It’s unusual for us to get the winter freezes and snow here in the Portland/Vancouver area, but when we do, the resident Anna’s Hummingbirds count on our feeders more than ever. I have three hummingbird feeders that I keep going all winter long. When we have freezing weather, they are more popular than ever. When the weather drops into the 20’s, keeping the nectar from freezing is a big challenge. Here are some ideas, with illustrations, that may make it easier!

People have developed different techniques for the different models of feeders on the market.  Here are some of the ideas that might work for your feeder:

1.  Try using a feeder model that suction cups to the window. This will buy you a few degrees and works well until the temperature dips really low.

2.  Maintain several feeders and rotate them. As they freeze, move them indoors, then back outside when the nectar has thawed.

3.  Avoid bringing in feeders at night as some hummingbirds will come out of torpor to feed several hours before dawn or during dark hours of the night.  It costs a bird a lot of energy to come out of torpor only to discover the feeder is gone and no food is available.  By leaving the feeder out, there’s a chance the nectar will not be frozen solid, which allows the birds to still feed.  Either way, do plan to change the nectar out early the next morning. Most hummingbirds begin moving before sunrise and are looking for food immediately.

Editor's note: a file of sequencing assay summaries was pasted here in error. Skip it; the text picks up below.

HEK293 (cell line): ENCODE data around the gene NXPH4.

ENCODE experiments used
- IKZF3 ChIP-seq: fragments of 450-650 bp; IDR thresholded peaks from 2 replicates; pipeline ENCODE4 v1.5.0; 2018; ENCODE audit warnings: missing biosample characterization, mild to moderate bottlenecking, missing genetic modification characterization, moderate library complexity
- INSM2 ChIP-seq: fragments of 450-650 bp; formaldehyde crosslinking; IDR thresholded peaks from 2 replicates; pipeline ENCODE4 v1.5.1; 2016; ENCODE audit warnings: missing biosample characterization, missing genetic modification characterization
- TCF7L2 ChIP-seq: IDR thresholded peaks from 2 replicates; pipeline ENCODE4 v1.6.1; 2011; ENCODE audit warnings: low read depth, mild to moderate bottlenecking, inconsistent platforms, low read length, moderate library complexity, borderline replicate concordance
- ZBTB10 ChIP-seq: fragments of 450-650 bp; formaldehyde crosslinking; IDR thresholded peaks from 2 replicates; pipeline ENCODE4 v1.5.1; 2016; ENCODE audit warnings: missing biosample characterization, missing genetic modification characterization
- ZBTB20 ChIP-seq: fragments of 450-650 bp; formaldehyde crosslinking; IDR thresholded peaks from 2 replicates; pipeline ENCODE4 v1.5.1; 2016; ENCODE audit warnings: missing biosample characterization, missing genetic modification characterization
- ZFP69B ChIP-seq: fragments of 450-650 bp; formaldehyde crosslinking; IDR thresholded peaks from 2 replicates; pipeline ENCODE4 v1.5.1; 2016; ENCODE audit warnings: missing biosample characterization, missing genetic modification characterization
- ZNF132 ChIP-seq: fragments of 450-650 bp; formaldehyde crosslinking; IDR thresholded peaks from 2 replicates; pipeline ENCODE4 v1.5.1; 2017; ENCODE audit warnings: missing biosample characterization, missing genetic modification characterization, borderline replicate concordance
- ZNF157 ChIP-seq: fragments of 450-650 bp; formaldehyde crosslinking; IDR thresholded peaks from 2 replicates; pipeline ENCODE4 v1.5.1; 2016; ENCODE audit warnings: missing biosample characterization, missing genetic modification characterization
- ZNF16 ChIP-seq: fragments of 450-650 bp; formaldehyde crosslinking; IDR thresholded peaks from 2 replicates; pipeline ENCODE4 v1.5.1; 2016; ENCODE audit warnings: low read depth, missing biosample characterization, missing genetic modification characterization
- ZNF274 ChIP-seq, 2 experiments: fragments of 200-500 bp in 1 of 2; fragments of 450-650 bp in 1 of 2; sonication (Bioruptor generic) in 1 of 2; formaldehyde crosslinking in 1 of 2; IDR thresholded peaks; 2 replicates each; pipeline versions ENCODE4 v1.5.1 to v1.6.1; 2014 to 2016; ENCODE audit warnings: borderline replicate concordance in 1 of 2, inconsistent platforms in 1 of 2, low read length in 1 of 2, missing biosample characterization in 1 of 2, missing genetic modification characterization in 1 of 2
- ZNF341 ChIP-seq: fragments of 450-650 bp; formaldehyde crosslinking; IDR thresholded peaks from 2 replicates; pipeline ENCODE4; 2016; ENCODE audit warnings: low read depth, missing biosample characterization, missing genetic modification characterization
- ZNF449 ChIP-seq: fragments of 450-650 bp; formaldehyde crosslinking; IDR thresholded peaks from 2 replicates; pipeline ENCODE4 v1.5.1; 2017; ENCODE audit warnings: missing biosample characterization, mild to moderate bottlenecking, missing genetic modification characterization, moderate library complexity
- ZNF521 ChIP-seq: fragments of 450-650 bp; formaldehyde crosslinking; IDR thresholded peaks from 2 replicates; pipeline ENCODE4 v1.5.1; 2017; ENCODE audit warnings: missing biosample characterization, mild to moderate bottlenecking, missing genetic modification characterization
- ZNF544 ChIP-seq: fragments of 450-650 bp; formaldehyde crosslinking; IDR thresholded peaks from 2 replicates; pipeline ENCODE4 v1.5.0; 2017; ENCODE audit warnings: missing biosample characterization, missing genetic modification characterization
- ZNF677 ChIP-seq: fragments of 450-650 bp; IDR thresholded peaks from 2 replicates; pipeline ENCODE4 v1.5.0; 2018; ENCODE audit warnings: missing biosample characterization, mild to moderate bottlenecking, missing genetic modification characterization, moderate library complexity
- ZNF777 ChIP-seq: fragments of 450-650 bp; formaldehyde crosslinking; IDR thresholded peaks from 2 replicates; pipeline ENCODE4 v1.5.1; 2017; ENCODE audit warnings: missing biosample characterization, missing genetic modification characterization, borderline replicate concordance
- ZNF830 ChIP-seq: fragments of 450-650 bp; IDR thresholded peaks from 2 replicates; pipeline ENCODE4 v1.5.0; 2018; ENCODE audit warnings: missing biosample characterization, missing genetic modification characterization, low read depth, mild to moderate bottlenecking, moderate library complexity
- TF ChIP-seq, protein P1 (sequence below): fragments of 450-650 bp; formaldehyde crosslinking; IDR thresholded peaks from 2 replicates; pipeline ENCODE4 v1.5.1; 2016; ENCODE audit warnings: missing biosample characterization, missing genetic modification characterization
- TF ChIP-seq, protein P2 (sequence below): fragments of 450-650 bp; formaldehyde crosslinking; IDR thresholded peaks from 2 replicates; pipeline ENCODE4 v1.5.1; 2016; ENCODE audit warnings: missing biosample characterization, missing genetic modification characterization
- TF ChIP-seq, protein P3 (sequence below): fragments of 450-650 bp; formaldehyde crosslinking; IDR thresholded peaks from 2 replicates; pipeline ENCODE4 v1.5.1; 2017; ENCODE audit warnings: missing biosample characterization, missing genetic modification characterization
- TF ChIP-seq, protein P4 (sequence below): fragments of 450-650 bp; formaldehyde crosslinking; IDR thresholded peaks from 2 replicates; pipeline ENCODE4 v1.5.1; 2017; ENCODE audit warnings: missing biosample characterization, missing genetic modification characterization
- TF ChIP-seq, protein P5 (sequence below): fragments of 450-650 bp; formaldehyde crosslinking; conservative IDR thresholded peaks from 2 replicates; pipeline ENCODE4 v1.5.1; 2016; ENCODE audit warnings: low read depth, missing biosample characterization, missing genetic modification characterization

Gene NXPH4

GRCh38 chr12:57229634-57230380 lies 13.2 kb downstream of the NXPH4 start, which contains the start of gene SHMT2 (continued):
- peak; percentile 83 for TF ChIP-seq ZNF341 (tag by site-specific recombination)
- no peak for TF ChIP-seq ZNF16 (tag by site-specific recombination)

4.  Bottle type feeders– Try wrapping the bottle with holiday lights or bubble wrap for insulation.

5.  Saucer type feeders– There are a number of ways to use “Trouble Lights” or even Christmas lights to generate enough warmth to keep the nectar from freezing.  Here are a few:

a)  Erect a heat lamp under an eave or porch and direct it on the feeder. Place the feeder in a dish with holiday lights below it.  As always, use caution when you’re dealing with electricity!

b)  Here are a few sketches to help:



Don’t forget to keep the hummingbird nectar fresh. It’s easy to make your own nectar. Bring 2 cups of water to a boil, add ½ cup sugar to dissolve. Cool. You can store the nectar in the fridge for 2 weeks. Clean and refresh the nectar in the feeder every 4-5 days.

The extra maintenance may be daunting, but these feathered jewels are worth it!